"The phone is ringing off the wall," Clauder says, and he is "breathing fire," fielding calls from people who, like him, are unhappy that the final version of Proposition 66 doesn't apply retroactively to second-strikers. He's still actively supporting the proposition, but he has now formed his own organization, "Yes on 66." Its major mission will be to influence the debate so that when Proposition 66 is adjudicated--should it pass--a judge might rule that including second-strikers was the voters' intent.
Jim Benson, meanwhile, is working with Joe Klaas on the campaign. So far, the proposition's supporters include the California Federation of Labor and the California State Employees Assn. Newspapers such as the Los Angeles Times, San Francisco Chronicle, Sacramento Bee, San Jose Mercury News and San Diego Union-Tribune have published editorials in favor of it.
In August, Klaas had what he thought was a heart attack during a meeting in Monterey. Doctors couldn't find anything wrong, and he is now attributing it to work "overload." "I'm 84, and everybody I knew who should be 84 is dead," he says.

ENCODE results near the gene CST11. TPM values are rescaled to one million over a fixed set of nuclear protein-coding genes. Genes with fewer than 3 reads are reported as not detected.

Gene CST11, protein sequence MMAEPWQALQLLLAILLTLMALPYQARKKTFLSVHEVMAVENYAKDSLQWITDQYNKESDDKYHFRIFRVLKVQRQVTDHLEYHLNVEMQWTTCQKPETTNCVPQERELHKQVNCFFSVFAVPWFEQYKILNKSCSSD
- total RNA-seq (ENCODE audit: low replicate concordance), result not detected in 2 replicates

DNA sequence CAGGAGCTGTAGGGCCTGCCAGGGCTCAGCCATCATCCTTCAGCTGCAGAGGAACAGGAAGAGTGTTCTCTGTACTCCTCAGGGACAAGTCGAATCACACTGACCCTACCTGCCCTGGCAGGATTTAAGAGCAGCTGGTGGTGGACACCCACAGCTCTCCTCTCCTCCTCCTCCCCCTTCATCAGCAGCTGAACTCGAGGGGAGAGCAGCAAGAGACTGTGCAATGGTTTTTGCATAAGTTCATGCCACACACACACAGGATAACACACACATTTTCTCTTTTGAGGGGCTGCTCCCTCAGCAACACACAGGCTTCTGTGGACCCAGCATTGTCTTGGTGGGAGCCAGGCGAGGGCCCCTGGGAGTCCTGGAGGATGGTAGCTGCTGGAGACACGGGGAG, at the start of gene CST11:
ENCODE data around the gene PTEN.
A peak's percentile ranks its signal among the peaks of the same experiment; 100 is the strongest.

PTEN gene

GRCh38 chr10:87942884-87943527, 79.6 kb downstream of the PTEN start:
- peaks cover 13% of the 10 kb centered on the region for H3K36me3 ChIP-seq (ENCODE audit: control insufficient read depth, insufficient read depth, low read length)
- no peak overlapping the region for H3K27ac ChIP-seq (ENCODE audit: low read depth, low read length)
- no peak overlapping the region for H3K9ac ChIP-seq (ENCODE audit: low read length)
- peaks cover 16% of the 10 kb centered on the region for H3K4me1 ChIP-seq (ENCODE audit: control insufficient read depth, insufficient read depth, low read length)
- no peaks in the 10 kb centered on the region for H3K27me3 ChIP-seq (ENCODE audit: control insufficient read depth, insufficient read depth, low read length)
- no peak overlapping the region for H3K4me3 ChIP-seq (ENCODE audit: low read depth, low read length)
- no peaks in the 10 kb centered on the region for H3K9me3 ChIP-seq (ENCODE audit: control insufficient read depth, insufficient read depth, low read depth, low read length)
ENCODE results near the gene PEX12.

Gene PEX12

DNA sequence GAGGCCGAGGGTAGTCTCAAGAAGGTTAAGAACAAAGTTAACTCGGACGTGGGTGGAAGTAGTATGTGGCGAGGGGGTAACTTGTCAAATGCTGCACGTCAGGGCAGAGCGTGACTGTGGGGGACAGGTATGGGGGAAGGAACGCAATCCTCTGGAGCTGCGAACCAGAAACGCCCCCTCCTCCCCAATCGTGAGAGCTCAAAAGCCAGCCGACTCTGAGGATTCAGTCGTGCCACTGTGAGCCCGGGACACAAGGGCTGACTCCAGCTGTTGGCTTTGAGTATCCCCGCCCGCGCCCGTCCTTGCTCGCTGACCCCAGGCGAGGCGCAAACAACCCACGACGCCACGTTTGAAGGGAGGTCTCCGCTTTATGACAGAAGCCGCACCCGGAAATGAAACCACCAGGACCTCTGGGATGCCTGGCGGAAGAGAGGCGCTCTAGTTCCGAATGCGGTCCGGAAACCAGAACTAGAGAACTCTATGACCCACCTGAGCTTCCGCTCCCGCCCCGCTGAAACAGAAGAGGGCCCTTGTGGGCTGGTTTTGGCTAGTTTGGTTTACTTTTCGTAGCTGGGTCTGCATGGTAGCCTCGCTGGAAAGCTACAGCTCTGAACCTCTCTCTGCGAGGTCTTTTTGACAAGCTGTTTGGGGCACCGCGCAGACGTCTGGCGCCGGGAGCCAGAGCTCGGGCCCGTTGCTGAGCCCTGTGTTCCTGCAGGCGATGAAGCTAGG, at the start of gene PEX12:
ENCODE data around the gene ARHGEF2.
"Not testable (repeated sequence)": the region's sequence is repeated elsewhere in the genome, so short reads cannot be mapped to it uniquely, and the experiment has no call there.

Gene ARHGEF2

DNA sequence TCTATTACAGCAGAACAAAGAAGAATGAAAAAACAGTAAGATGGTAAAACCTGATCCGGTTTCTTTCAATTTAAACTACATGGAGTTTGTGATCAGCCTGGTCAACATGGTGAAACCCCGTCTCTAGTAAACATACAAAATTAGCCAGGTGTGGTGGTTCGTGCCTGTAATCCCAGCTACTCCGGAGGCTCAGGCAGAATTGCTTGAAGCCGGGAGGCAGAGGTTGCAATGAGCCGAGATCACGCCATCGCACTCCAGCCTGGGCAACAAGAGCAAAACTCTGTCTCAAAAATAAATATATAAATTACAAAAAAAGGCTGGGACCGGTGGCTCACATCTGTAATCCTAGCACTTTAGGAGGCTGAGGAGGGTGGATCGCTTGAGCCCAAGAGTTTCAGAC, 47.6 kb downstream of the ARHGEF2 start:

Jerry Keenan says he is only "among the people who have financed" a new organization called "Fix Three Strikes, Yes on 66," designed to pull together several organizations supporting the proposition. "Fix Three Strikes" also is discussing raising several million dollars--in addition to the $1.6 million that Keenan already has donated--to buy television ads when the campaign reaches its apex in the fall. They've hired the top-gun political consulting and advertising firm Zimmerman and Markman--which produced a number of anti-Bush television commercials for MoveOn.org--to create the ads.
Jerry and Cynthia Keenan visit their son every weekend at the minimum-security Folsom prison ranch, a vast improvement from the three years of hard time he served. "The other side fought against Richard serving his time at the ranch, but he's doing much better now," Keenan says.
As for the 57% of prisoners whose third strike was for a nonviolent crime, they wait for the voters of California to decide whether or not they'll be spending the rest of their lives in prison.
Researcher Jessica Gelt contributed to this story.